Court approves CFTC’s settlement with FuturesFX and Simon Jousef
FuturesFX and Simon Jousef will have to pay $1.3 million in restitution, as well as a civil monetary penalty in the amount of $450,000.
Judge Paul A. Engelmayer of the New York Southern District Court has signed a Consent Order for permanent injunction, civil monetary penalties, and other relief against FuturesFX and Simon Jousef.
The entry of the order happens just a couple of days after the United States Commodity Futures Trading Commission (CFTC) filed a proposed consent order in its action against FuturesFX and its principal Simon Jousef.
As per the order, seen by FinanceFeeds, the defendants agree to the entry of the Consent Order for Permanent Injunction, Civil Monetary Penalties and Other Equitable Relief against them. Based upon and in connection with the foregoing conduct, pursuant to Section 6c of the Act, 7 U.S.C. § 13a-1(2018), the defendants are permanently restrained, enjoined, and prohibited from directly or indirectly acting as a CTA, using the mails or any means or instrumentality of interstate commerce to directly or indirectly employ any device, scheme, or artifice, including any advertising, to defraud any client or participant or prospective client or participant, or engage in any transaction, practice, or course of business which operates as a fraud or deceit upon any client or participant or prospective client or participant, in violation of Section 40(1)(A) and (B) of the Act, 7 U.S.C. § 60(1)(A) and (B) (2018), and Commission Regulation 4.41(a)(l) and (2), 17 C.F.R. § 4.41(a)(1) and (2) (2019).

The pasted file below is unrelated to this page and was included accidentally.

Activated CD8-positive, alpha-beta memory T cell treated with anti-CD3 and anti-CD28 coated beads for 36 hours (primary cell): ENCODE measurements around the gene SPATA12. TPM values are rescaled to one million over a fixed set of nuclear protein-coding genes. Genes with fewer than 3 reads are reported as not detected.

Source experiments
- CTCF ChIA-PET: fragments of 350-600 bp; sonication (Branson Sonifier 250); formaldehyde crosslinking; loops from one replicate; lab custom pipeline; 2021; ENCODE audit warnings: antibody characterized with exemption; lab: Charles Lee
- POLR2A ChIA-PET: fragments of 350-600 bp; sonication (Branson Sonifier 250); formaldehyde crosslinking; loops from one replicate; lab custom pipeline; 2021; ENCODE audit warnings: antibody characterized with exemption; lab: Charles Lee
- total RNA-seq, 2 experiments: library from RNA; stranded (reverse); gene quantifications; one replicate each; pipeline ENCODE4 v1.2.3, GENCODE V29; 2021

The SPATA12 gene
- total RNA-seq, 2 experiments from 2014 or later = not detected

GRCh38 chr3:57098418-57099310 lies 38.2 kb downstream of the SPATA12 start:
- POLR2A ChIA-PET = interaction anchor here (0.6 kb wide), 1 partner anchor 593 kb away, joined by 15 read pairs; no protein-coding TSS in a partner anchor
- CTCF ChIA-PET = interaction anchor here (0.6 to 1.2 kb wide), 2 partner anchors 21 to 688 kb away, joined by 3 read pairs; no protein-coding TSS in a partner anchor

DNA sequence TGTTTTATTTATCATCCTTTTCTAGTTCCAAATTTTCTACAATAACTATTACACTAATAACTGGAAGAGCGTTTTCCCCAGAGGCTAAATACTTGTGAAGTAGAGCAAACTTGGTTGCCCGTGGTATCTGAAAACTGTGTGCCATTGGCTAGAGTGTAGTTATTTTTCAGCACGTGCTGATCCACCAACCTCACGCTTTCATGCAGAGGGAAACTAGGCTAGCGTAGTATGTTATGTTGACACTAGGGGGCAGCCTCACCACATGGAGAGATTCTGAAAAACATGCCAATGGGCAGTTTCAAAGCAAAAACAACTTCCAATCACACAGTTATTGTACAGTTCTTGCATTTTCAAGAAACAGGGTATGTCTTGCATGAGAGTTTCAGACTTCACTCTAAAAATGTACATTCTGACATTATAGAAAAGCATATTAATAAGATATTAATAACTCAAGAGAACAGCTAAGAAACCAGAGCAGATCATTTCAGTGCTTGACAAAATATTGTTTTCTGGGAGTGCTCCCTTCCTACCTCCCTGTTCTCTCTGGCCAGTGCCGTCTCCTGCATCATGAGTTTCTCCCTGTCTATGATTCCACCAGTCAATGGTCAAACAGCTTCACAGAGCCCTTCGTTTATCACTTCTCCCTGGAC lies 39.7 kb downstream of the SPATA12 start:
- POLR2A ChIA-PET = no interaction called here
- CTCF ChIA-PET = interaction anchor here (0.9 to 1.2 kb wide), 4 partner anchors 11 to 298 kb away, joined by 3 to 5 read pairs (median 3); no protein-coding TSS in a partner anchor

The defendants agree to pay, jointly and severally, restitution in the amount of $1,300,000, representing the gains received in connection with such violations, plus post-judgment interest. The defendants will also hav to pay, jointly and severally, a civil monetary penalty in the amount of $450,000, plus post-judgment interest.
Let’s recall that, in September 2019, the CFTC charged Canadian resident Simon Jousef and his business FuturesFX with fraudulently soliciting people, in the U.S. and abroad, to subscribe to a trading system that included a supposedly “live” Forex and commodity futures online trading room, educational videos, and online support. In addition, the CFTC’s complaint charged Jousef with making false or misleading statements to the National Futures Association (NFA).
Specifically, the CFTC complaint alleges that from at least July 1, 2014 to on or about January 31, 2016, Jousef and FuturesFX fraudulently promoted and sold access to the trading system ostensibly to provide, among other things, a methodology for determining when to enter and exit forex and commodity futures contracts. According to the complaint, to induce members and prospective members to purchase subscriptions to the trading system, the defendants made numerous materially false or misleading statements and omissions on the company’s websites at futuresfx.ca and globaltraderoom.com, in the online trade room, and in email advertisements.
The CFTC’s complaint alleges that, as a result of the fraudulent solicitation scheme, the defendants received approximately $1.3 million in subscription fees from more than 300 members located in the United States and other countries.
In addition, the complaint alleges that Jousef knowingly made false or misleading statements regarding material facts to the NFA when he submitted annual CTA registration updates concerning FuturesFX’s predecessor company.